Once you get (TNP) to "pop" with impact, the level of true TNP vs. DNP simply HAS to be substantially higher. This is a very crude way of expressing it but if you TNP is of a VERY LIGHT yellow and has well formed crystals; you should be going in the correct direction.
I have heard of attempts at TNP with WinterGreen Oil, and I personally have worked with crushed horn and (organic) Indigo. TNP is actually NOT too tough to synthesize, however one does need the correct proportions of HIGH percentage HNO3, temp and exposure (stirring).
IF you are working with a solid nitrate for your HNO3 then make sure your NaNO3 is well crushed and purified, both potassium and ammonium nitrate will mix easier that sodium nitrate but sodium nitrate requires less to achieve the same % of HNO3.

IF your product is dark that may indicate a higher hydrogen level. BOTH TNP & DNP will produce energetic heavy metal picrates however. The most productive means of mfg lead picrate is the use of lead nitrate and following the methods to mfg ~BASIC~ lead picrate. Normal lead picrate takes a bit of care and is less energetic - aside the poorly defined "exposure-method" of mixing PbO & a picric acid requires a much more definitive synthesis that that proposed in those charming military cook-books.

[Edited on 12-6-2012 by quicksilver]

caterpillar - 12-6-2012 at 23:57

Quote: Originally posted by VladimirLem  
Quote: Originally posted by Vikascoder  
I need to make picric acid more sensitive for my purpose . You are correct caterpillar that in detonator it should be used as it is . But for my purpose i need to make it more sensitive . So please suggest some ways to make it more sensitive


hm...maybe some percents of ammonia nitrate ?


Quote:
Ral123: egdn


hm...TNP is an acid...could be a bit dangerous?!


No. One great NO. AN doesn't make TNP more sensitive, but you'll surely get some trace amount of nitric acid in such mixture. Self-acceleration reaction may occur- you'll get if not explosion, but violent burning. AN can be safely mixed with ammonium picrate, but this mixture is less sensitive than pure TNP.

VladimirLem - 13-6-2012 at 08:40

Quote: Originally posted by caterpillar  
Quote: Originally posted by VladimirLem  
Quote: Originally posted by Vikascoder  
I need to make picric acid more sensitive for my purpose . You are correct caterpillar that in detonator it should be used as it is . But for my purpose i need to make it more sensitive . So please suggest some ways to make it more sensitive


hm...maybe some percents of ammonia nitrate ?


Quote:
Ral123: egdn


hm...TNP is an acid...could be a bit dangerous?!


No. One great NO. AN doesn't make TNP more sensitive, but you'll surely get some trace amount of nitric acid in such mixture. Self-acceleration reaction may occur- you'll get if not explosion, but violent burning. AN can be safely mixed with ammonium picrate, but this mixture is less sensitive than pure TNP.


hm...okay^^ good 2 know

Vikascoder - 14-6-2012 at 17:59

@quick silver :
i use powerlabs method for making picric acid just i substitute phenol with A.S.A and use 98%H2SO4 and 70% HNO3. then for finalising the product i recrystallizes it from wather and hydrochloric acid (since rosco bodine told about it in the thread picric acid :different instruction )

i have one more question to ask about picric acid
as lamda told in the thread picric acid :different instruction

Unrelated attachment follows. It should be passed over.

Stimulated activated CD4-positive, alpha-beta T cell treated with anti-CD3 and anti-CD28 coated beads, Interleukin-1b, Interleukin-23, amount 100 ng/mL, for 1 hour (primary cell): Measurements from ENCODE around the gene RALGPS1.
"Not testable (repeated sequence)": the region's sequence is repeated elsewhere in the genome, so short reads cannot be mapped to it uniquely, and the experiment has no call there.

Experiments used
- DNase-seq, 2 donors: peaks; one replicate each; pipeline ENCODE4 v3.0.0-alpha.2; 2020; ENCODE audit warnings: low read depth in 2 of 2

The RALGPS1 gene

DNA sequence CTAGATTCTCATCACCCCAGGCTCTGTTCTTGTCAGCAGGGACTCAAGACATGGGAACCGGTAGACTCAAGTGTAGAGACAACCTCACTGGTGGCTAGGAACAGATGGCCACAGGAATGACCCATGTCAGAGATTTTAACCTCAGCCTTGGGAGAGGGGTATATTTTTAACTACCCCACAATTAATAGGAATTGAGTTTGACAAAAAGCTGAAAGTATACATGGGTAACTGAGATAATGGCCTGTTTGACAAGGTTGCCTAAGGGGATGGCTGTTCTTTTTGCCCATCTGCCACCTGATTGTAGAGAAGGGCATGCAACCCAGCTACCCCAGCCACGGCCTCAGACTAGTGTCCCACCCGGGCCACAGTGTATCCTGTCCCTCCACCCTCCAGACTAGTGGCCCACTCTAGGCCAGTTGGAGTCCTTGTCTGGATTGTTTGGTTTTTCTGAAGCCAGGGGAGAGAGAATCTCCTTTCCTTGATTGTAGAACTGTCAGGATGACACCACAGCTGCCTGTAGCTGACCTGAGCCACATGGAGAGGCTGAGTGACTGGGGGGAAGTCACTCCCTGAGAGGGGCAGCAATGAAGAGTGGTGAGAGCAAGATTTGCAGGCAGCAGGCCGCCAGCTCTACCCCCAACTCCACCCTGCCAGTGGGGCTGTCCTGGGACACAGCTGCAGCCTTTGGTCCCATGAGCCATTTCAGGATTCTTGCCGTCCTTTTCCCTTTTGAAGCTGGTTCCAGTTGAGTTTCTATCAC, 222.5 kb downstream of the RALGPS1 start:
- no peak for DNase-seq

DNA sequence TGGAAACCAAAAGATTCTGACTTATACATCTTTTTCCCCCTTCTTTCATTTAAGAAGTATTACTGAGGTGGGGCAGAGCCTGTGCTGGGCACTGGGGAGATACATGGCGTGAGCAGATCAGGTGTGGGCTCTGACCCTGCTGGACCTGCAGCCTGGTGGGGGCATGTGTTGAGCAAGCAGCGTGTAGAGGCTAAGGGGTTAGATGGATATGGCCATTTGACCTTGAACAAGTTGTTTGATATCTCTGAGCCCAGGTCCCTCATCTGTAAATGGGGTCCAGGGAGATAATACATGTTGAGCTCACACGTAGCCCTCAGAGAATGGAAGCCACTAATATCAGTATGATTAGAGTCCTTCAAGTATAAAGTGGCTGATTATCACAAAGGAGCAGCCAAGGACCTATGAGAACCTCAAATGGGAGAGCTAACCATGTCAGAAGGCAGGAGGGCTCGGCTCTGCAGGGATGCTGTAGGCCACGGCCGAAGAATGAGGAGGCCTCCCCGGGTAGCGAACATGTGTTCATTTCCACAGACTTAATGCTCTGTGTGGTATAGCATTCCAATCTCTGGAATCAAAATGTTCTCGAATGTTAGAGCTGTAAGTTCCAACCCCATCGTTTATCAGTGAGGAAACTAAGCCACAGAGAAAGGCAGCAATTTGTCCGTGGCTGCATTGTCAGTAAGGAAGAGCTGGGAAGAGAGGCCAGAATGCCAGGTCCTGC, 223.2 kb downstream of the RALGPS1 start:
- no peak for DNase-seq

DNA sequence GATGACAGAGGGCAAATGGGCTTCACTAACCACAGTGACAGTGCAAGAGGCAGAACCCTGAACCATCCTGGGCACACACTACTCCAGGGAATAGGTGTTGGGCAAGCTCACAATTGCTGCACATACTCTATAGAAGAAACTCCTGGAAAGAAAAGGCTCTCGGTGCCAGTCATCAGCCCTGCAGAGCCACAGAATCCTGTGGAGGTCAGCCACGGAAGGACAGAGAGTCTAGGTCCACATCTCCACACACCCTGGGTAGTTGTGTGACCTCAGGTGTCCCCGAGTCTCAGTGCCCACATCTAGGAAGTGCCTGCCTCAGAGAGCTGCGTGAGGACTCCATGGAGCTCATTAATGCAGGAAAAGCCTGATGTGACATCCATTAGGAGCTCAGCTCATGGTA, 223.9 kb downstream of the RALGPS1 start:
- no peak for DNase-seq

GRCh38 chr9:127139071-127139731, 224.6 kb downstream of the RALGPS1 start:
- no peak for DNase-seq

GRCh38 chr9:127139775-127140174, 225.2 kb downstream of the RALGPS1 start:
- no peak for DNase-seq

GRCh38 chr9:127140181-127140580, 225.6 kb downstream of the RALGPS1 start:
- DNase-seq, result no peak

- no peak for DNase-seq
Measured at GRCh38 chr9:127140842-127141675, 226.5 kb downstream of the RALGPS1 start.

Finalising the production stages and purification of Picric acid.


Picric acid can be purified by:

1. - Washing the filtered crystals with a little amount of cold Water.

2. - These washed crystals are then dissolved in a solution of Sodium carbonate (Na2CO3). A Sodium picrate solution is thus formd.

3. - This Sodium picrate solution is filtered, and Hydrochloric acid is then added. Picric acid then crystalises out as yellow precipitate.

4. - This is then dissolved in the minimum amount of boiling Water, filtered, and then cooled. Picric acid will then precipitate.

5. - The crystaline Picric acid thus obtained, is dried at 30 - 40 degrees C..

does this method gives very pure picric acid ?

Swede - 17-6-2012 at 05:50

How about checking the melting point of the sample?

TNP melts sharply at 122.5 C. 2,4 DNP melts at 108 C. Place a fleck into a melting point apparatus and slowly bring on the heat. If the sample remains strongly solidified well beyond 108 and only begins to liquify at 122 C or so, the sample should be relatively pure TNP. If you have a sad little puddle at 110 C, then the product is DNP.

A mixture of the two is going to produce a protracted melt somewhere between 108 and 122. The sharpness of the melt is a reasonable sign of purity.

Obviously one wants to use a correct apparatus and extremely small crystalline samples.

quicksilver - 18-6-2012 at 06:49

IF you have access to a workable to a melting machine: I'd think that the best. If you wash and you see a substantial diminishment in weight - again you have a good % of DNP. Mix and match. What you have the ability to work with effectively - use it. But if you feel there is a real question of reliability: study the techniques till you find one that you believe will yield accuracy.
The concept is reliability on those techniques that really are consistent Repeatability will give a great deal of comfort..

Swede - 18-6-2012 at 07:03

Agreed and understood. Having a melting point apparatus is a real asset in a home lab.

A while back, in need of a MP device immediately, and being a bit cheap, I made one that in the end performed much better than I expected, although it uses (in its current incarnation) a naked flame.

A bar of aluminum is secured, maybe 25mm x 10mm x 150mm. In the end, drill a tiny hole perhaps 10mm deep, as close to one surface as possible. Into this goes a type K thermocouple, coated liberally with heat sink compound.